Tag: Christianity

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Happiness or emotional peace signals a harmony between the external and the internal. When what we witness or experience in circumstance conforms with who and how we are, then we are content.  The catch is that every one of us is imperfect. We are not exactly who we hope to be or who we think […]

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“I have told you this so that you may not fall away.They will expel you from the synagogues;in fact, the hour is coming when everyone who kills youwill think he is offering worship to God.They will do this because they have not known either the Father or me.I have told you this so that when […]

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Christians and Jews should not think in the same manner as agnostics. There will always be much to explore and to discover. But some answers have been given to us. Sacred scripture and apostolic tradition bear witness to received truths, general or particular, from which research and reason can proceed in confidence.  Hadley Arkes explains […]

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“…Today You Will Be with Me in Paradise.”

 

You know how sometimes Scripture just seems to jump out at you, or you notice something you hadn’t before? Well, I had one of those moments Friday. My pastor has a daily devotional podcast, and for the Good Friday episode this year, he opted to simply read the story of Jesus’ sacrifice for us from the Bible. When he was reading from Matthew, one verse in particular struck me (I’ve also included the preceding verses for context):

Then two criminals were crucified with him, one on the right and one on the left. Those who passed by were yelling insults at him, shaking their heads and saying, “You who would destroy the temple and rebuild it in three days, save yourself! If you are the Son of God, come down from the cross!” In the same way the chief priests, with the scribes and elders, mocked him and said, “He saved others, but he cannot save himself! He is the King of Israel! Let him come down now from the cross, and we will believe in him. He trusts in God; let God rescue him now — if he takes pleasure in him! For he said, ‘I am the Son of God.’” In the same way even the criminals who were crucified with him taunted him.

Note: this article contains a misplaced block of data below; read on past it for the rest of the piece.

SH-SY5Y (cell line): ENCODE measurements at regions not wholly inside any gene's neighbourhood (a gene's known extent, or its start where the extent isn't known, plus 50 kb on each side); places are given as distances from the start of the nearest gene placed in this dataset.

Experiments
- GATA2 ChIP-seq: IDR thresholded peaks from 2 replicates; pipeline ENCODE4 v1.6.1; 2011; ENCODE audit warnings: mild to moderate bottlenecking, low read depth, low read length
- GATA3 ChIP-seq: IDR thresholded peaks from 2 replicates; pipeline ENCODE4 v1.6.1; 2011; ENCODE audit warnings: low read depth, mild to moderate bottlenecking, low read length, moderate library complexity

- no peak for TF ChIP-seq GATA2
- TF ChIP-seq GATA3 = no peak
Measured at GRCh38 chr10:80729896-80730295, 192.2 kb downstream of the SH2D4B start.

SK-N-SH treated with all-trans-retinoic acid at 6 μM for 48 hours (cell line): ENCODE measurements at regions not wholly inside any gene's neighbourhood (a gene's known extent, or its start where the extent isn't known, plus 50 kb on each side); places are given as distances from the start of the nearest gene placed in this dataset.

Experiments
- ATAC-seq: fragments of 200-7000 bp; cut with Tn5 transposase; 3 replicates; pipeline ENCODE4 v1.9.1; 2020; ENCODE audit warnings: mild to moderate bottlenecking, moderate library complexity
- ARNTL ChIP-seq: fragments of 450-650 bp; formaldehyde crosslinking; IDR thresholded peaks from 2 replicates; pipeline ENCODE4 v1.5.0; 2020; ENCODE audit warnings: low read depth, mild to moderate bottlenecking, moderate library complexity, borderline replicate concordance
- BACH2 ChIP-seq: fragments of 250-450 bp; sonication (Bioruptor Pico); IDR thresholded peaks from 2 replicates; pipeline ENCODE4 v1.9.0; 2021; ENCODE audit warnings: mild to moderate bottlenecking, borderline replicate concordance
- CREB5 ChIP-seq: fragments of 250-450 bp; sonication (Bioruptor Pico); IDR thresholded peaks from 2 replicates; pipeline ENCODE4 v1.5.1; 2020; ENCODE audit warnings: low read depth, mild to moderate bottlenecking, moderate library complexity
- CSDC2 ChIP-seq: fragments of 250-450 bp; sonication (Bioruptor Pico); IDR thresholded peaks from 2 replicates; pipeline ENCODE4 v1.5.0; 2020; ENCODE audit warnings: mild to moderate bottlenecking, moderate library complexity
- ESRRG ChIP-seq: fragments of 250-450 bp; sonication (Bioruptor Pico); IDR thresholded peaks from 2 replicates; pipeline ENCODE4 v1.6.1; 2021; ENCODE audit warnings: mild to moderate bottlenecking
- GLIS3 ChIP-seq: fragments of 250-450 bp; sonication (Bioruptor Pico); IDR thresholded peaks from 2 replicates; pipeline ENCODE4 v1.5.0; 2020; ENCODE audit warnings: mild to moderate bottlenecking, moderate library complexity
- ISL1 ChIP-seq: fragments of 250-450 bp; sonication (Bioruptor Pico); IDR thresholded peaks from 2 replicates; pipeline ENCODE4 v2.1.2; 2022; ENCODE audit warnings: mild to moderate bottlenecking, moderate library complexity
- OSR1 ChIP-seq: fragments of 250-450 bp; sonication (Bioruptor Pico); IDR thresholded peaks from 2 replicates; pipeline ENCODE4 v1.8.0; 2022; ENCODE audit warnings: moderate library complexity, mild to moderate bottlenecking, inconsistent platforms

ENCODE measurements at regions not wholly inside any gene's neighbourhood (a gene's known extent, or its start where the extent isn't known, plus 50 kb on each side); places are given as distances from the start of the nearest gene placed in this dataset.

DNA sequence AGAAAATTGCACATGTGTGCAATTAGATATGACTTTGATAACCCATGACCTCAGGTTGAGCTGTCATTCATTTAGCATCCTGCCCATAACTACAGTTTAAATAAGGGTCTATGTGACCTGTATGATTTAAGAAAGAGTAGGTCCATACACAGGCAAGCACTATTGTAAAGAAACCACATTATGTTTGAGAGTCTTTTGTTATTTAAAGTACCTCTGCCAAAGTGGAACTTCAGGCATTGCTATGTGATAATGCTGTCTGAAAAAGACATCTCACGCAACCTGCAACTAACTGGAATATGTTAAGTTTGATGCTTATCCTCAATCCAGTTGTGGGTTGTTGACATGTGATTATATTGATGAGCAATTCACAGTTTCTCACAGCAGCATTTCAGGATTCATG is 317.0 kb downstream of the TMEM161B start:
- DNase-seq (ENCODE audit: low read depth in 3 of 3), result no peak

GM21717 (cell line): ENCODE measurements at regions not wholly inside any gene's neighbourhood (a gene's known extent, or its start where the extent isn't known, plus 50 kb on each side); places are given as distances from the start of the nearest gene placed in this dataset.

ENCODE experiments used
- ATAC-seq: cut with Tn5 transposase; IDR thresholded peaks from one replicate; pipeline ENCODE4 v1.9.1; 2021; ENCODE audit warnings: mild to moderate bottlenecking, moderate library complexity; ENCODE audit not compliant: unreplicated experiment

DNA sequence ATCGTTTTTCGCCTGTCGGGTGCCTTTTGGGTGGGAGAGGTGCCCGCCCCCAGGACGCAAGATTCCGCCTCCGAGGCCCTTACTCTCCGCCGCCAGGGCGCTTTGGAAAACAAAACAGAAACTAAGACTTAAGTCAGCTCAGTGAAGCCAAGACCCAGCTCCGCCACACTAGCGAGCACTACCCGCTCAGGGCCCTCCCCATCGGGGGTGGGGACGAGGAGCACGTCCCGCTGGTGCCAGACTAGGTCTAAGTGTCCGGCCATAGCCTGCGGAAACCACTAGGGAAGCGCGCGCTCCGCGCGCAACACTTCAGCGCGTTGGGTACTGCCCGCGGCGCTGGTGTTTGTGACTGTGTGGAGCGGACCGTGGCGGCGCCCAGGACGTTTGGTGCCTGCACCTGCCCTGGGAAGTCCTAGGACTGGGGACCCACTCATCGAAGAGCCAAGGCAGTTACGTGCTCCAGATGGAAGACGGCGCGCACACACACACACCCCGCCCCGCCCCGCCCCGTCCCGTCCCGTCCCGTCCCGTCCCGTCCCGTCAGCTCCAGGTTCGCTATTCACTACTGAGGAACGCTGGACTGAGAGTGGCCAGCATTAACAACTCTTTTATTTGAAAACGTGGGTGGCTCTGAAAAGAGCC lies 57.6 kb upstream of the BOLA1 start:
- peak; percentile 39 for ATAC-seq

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We were told but did not believe: He would rise again. The Lord did not cast aside those who turned from Him in unbelief. For the seventy-seventh time, Jesus opened the wondrous treasury of His sacred heart and let His mercy rain down upon us in abundance.  Let them turn to the LORD to find […]

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How complete was the Lord’s suffering for us?  Jesus knew the joy of Heaven before the day of His resurrection. The second Person of the Trinity, the Logos, our Creator — He knew the perfect justice, perfect love, and perfect peace of His own trinitarian nature before He created humankind; before He adopted this limited […]

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What worlds have you made?  It is good that we have questions for our Creator. Faith and reason belong together and do not contradict. We were made to reason. Christianity dares to suggest that we can understand much about our divine Lord and His unfolding plans for us. But surely reason must lead us to […]

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Is Palm Sunday Still Honored?

 

Today is a holy day among Christians, at least it used to be. Palm Sunday was always featured in headlines and honored.  The only headline I saw this morning was a bombing in Indonesia during a Palm Sunday Mass, with fatalities. Does the world still stop on this day, and think about its significance?

In Matthew’s recounting of the entrance into Jerusalem, Matthew specifically draws attention to a number of Old Testament prophecies being fulfilled in Jesus.

In the first verse of Matthew’s recounting of the entrance into Jerusalem, we hear that Jesus and the disciples were in Bethpage. Bethpage is one of the last villages on the road from Jericho to Jerusalem, and is located on the Mount of Olives.